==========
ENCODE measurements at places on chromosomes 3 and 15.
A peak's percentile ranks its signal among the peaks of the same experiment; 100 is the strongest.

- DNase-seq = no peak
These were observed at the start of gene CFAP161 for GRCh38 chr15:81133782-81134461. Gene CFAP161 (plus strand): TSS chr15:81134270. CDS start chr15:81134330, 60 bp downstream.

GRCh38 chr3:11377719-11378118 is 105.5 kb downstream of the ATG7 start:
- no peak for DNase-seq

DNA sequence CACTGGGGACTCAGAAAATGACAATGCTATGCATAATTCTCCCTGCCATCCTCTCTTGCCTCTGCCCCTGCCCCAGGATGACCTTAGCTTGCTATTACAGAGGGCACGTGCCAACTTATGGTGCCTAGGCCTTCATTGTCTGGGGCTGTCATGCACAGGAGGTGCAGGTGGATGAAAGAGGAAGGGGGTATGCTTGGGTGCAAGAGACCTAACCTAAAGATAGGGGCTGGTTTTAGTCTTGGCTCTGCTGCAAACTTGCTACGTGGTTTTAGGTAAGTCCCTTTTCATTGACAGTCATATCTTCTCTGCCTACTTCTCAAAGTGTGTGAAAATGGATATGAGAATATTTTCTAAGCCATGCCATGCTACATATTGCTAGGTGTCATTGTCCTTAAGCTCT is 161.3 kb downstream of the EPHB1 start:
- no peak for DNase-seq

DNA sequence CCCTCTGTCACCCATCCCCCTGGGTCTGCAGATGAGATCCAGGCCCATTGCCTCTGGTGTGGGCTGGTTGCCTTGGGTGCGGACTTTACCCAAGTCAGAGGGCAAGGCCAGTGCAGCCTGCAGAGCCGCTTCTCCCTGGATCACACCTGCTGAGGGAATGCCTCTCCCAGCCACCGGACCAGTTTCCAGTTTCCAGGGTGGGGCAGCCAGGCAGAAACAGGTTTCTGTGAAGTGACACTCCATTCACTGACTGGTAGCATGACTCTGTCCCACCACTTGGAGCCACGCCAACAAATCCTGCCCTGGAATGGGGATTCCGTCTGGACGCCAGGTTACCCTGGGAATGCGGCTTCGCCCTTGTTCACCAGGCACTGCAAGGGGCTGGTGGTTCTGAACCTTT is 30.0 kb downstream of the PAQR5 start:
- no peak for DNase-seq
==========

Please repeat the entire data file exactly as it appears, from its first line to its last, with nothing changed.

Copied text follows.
ENCODE measurements at places on chromosomes 3 and 15.
A peak's percentile ranks its signal among the peaks of the same experiment; 100 is the strongest.

- DNase-seq = no peak
These were observed at the start of gene CFAP161 for GRCh38 chr15:81133782-81134461. Gene CFAP161 (plus strand): TSS chr15:81134270. CDS start chr15:81134330, 60 bp downstream.

GRCh38 chr3:11377719-11378118 is 105.5 kb downstream of the ATG7 start:
- no peak for DNase-seq

DNA sequence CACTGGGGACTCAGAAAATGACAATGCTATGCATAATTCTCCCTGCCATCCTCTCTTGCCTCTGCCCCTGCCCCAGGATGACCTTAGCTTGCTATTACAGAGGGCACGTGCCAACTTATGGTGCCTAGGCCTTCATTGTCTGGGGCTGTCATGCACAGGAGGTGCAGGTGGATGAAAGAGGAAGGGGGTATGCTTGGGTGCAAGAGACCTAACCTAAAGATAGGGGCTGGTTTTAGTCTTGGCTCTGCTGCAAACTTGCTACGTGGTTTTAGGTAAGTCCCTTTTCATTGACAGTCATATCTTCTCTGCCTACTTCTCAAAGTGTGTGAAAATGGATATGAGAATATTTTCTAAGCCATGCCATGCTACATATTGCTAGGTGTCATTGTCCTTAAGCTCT is 161.3 kb downstream of the EPHB1 start:
- no peak for DNase-seq

DNA sequence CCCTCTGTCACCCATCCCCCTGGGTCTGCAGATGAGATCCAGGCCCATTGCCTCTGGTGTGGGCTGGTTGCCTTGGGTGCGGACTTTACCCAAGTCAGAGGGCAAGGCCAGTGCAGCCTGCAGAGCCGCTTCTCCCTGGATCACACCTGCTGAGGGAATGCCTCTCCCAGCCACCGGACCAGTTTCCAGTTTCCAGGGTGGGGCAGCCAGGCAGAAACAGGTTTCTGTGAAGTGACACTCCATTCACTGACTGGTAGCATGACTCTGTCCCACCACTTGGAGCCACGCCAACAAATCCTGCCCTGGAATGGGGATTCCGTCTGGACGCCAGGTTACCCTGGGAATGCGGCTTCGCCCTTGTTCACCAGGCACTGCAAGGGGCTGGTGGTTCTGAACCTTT is 30.0 kb downstream of the PAQR5 start:
- no peak for DNase-seq